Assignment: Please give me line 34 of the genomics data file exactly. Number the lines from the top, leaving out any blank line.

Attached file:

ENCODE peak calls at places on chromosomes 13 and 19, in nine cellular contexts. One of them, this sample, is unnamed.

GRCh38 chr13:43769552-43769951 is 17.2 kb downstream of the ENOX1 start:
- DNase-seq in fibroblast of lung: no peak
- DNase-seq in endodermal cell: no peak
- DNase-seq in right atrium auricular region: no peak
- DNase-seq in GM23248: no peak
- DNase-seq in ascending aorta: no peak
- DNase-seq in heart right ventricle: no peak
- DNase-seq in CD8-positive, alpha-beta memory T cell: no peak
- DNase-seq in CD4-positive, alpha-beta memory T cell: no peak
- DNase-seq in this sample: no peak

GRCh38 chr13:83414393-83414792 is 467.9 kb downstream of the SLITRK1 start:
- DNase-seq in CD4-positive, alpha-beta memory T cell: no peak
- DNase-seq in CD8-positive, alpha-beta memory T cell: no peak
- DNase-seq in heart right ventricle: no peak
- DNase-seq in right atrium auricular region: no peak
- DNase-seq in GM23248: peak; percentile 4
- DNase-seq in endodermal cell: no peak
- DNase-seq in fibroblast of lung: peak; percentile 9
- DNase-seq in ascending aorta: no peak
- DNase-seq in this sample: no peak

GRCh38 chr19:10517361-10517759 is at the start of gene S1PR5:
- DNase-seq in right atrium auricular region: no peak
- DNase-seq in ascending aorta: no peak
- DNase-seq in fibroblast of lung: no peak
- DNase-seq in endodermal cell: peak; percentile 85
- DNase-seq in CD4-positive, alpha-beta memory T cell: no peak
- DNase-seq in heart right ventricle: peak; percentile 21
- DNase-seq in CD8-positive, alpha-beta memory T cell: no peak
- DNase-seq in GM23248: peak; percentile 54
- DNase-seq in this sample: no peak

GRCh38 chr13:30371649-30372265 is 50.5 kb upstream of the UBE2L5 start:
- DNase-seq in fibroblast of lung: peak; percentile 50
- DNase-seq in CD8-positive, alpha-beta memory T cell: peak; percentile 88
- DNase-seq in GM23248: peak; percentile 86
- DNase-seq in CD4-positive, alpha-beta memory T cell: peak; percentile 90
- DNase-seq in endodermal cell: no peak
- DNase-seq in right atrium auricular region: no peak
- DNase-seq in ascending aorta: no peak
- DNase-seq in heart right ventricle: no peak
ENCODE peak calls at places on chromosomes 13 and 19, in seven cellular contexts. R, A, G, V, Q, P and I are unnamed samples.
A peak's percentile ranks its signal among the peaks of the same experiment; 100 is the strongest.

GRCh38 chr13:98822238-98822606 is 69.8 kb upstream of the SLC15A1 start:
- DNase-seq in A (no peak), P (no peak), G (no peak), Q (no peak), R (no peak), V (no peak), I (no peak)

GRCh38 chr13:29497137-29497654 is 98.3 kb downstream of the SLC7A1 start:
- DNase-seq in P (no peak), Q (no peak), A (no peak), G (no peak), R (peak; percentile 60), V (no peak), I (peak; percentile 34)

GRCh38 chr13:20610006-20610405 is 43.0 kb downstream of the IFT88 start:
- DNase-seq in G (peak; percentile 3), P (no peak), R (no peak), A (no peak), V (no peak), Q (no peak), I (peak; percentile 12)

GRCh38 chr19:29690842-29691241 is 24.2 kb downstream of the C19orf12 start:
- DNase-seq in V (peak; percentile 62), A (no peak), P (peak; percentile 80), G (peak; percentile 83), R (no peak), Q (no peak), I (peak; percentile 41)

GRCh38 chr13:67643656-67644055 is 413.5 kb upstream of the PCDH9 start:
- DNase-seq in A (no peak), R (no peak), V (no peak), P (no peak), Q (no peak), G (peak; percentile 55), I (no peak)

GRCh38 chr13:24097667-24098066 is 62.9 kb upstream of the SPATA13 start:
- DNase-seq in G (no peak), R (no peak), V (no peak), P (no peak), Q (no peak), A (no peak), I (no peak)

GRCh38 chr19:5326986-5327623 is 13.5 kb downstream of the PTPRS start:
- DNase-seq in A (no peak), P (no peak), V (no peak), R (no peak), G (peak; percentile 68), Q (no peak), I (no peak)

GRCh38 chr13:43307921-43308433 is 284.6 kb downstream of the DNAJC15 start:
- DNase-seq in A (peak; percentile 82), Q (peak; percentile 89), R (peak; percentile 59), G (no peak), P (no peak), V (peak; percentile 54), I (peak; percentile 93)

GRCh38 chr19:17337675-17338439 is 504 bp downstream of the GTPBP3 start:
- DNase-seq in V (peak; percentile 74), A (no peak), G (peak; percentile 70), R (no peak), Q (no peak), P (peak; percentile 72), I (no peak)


- DNase-seq in CD8-positive, alpha-beta memory T cell: peak; percentile 88